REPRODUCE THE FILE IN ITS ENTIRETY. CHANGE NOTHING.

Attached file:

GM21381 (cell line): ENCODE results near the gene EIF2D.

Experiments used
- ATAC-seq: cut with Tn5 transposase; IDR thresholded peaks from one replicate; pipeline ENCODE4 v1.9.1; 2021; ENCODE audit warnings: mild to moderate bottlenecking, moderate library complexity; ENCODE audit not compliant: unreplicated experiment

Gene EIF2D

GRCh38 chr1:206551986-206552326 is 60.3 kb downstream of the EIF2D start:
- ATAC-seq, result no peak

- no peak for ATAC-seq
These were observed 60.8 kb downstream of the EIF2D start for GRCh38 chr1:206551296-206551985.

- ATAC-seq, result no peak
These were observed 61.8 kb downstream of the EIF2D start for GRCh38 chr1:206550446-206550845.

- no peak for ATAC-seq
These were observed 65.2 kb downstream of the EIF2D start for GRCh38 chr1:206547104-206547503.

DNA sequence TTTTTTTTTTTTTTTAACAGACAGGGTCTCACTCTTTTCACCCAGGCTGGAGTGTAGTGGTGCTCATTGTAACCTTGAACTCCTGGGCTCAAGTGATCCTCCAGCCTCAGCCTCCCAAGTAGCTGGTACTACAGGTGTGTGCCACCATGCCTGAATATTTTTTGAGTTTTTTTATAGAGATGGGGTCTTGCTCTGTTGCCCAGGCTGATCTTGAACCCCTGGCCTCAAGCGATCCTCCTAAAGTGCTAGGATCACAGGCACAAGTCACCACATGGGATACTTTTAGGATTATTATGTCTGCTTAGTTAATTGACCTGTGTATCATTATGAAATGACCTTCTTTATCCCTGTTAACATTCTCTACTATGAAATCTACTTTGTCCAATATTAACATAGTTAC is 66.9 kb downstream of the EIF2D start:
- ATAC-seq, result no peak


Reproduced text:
GM21381 (cell line): ENCODE results near the gene EIF2D.

Experiments used
- ATAC-seq: cut with Tn5 transposase; IDR thresholded peaks from one replicate; pipeline ENCODE4 v1.9.1; 2021; ENCODE audit warnings: mild to moderate bottlenecking, moderate library complexity; ENCODE audit not compliant: unreplicated experiment

Gene EIF2D

GRCh38 chr1:206551986-206552326 is 60.3 kb downstream of the EIF2D start:
- ATAC-seq, result no peak

- no peak for ATAC-seq
These were observed 60.8 kb downstream of the EIF2D start for GRCh38 chr1:206551296-206551985.

- ATAC-seq, result no peak
These were observed 61.8 kb downstream of the EIF2D start for GRCh38 chr1:206550446-206550845.

- no peak for ATAC-seq
These were observed 65.2 kb downstream of the EIF2D start for GRCh38 chr1:206547104-206547503.

DNA sequence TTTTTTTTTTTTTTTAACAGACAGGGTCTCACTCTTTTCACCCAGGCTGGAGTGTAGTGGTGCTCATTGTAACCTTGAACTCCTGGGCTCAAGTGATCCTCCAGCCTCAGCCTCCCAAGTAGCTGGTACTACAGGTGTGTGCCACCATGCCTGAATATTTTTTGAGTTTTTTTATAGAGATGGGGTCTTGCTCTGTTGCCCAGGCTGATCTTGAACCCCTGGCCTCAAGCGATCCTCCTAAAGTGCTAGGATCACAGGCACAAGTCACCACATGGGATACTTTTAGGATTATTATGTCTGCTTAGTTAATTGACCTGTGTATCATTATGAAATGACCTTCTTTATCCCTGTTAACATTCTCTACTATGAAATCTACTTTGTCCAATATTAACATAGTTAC is 66.9 kb downstream of the EIF2D start:
- ATAC-seq, result no peak